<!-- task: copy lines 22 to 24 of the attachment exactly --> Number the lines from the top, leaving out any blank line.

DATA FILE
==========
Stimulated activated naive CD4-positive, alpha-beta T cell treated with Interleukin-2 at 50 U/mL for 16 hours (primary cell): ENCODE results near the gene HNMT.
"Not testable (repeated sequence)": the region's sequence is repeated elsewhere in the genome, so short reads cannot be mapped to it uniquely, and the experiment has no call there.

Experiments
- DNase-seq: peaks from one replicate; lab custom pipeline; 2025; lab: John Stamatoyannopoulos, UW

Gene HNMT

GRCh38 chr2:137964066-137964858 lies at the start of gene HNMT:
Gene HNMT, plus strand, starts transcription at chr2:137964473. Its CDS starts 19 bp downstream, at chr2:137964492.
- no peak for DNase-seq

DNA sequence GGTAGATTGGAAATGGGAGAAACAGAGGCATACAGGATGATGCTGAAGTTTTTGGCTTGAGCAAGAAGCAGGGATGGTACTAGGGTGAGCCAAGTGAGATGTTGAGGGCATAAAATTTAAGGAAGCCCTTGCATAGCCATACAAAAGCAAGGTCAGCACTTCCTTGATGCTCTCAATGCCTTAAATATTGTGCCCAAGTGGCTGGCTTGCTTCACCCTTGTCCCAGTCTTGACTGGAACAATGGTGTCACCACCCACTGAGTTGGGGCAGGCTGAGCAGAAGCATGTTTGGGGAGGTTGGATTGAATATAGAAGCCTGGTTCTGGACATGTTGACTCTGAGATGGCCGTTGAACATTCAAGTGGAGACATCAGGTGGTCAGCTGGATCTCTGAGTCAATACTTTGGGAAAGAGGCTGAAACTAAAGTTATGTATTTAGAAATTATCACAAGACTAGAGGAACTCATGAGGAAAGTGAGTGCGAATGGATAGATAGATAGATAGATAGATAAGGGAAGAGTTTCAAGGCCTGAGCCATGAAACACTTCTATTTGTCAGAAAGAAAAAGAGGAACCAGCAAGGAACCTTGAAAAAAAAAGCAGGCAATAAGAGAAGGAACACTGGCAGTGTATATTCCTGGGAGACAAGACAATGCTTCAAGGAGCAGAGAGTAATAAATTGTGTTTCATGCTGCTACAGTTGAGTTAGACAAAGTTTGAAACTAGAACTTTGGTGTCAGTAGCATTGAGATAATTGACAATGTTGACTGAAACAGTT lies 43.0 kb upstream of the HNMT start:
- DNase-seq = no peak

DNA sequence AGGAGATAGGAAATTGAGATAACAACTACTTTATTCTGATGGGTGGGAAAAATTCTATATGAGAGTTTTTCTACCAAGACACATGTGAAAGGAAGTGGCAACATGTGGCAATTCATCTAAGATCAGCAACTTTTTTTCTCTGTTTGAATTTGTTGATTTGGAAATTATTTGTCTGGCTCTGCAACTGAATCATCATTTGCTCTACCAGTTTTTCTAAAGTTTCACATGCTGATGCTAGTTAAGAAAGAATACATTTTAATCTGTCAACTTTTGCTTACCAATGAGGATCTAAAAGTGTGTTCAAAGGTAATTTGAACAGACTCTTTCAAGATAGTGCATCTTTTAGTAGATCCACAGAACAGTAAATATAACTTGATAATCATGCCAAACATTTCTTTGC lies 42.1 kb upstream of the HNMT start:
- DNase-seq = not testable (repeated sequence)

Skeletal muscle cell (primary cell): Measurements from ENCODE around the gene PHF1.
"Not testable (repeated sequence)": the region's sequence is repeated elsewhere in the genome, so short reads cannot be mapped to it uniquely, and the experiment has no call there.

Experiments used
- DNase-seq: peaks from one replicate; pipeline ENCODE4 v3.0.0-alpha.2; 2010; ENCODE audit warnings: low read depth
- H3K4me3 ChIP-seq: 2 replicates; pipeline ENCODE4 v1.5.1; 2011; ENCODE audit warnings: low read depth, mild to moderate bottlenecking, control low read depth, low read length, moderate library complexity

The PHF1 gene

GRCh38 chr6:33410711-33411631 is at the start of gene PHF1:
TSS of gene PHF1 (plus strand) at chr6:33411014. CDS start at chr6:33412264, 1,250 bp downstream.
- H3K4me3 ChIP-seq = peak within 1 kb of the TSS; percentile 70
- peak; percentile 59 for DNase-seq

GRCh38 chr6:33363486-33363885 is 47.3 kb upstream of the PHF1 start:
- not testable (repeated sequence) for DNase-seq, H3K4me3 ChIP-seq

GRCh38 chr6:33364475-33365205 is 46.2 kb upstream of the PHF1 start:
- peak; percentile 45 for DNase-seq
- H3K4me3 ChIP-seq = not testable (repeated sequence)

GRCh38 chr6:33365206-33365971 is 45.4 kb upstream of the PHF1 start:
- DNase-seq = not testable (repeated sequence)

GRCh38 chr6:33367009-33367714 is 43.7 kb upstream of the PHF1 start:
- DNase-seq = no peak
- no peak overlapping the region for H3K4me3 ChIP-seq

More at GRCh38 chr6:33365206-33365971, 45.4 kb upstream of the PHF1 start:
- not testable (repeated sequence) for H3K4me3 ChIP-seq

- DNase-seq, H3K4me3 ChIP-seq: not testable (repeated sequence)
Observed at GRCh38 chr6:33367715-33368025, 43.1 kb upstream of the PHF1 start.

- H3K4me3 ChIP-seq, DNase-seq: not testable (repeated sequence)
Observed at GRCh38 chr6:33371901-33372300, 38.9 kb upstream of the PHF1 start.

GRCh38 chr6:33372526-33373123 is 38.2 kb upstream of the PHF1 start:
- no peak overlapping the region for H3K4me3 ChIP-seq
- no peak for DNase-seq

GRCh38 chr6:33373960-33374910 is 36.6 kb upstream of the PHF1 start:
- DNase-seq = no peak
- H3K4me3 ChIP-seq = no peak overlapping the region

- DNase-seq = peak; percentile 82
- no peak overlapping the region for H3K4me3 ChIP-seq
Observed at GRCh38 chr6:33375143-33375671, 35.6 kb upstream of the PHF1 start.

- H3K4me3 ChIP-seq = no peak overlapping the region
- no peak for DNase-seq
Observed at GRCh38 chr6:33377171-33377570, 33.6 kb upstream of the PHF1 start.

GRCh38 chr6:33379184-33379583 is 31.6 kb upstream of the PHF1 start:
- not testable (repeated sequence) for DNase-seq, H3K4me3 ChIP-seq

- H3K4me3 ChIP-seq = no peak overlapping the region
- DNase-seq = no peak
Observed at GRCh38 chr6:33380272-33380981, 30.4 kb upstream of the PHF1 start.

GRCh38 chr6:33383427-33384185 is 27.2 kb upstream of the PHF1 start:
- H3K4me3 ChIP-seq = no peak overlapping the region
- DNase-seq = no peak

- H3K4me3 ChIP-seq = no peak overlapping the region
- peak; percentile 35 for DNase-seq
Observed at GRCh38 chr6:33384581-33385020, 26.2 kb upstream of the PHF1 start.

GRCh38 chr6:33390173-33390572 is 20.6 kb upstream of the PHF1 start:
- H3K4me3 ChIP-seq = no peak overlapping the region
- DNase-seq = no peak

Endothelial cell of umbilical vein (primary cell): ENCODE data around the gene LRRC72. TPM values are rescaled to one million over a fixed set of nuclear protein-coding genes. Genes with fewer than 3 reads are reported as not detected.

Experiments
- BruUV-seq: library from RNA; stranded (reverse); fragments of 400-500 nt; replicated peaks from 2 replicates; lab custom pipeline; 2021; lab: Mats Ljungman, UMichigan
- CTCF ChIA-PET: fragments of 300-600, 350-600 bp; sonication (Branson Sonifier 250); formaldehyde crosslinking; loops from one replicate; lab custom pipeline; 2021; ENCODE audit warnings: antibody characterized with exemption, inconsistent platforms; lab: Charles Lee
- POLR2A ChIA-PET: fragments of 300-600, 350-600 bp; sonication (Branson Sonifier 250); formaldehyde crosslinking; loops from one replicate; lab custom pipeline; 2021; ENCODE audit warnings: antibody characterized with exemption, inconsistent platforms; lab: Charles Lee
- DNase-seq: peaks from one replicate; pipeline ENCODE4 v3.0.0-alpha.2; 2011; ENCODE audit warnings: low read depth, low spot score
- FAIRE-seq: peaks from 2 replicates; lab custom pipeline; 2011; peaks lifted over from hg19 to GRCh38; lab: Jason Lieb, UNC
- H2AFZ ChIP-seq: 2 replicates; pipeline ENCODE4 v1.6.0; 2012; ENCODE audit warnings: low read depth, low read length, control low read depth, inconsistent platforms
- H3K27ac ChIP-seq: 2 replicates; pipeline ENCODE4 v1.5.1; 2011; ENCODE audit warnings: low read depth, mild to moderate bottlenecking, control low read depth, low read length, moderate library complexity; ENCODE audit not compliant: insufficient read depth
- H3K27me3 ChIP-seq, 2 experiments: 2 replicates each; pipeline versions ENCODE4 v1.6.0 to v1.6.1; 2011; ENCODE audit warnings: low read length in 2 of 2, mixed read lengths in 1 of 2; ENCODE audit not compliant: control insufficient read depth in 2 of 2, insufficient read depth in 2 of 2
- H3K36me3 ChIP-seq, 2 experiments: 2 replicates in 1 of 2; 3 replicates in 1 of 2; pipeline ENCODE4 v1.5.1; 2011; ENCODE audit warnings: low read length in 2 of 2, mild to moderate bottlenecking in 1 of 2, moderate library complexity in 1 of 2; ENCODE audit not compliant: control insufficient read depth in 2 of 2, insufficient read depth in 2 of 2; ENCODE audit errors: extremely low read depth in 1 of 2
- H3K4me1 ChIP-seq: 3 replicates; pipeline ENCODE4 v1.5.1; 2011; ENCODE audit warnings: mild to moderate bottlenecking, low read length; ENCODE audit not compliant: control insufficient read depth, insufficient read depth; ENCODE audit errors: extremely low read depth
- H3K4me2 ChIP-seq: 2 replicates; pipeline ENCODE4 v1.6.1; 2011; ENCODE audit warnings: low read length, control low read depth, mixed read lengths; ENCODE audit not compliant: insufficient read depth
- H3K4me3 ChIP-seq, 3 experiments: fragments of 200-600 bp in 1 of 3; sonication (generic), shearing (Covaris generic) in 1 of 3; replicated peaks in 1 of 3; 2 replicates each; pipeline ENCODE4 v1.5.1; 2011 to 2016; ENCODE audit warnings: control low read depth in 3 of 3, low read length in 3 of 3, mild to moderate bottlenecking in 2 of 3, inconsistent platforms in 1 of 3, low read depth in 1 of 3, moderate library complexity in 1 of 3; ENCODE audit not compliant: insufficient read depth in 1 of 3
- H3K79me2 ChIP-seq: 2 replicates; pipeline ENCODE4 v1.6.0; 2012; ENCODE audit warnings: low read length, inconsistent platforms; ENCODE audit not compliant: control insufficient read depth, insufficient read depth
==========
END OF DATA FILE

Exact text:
- peak; percentile 59 for DNase-seq

GRCh38 chr6:33363486-33363885 is 47.3 kb upstream of the PHF1 start:
- not testable (repeated sequence) for DNase-seq, H3K4me3 ChIP-seq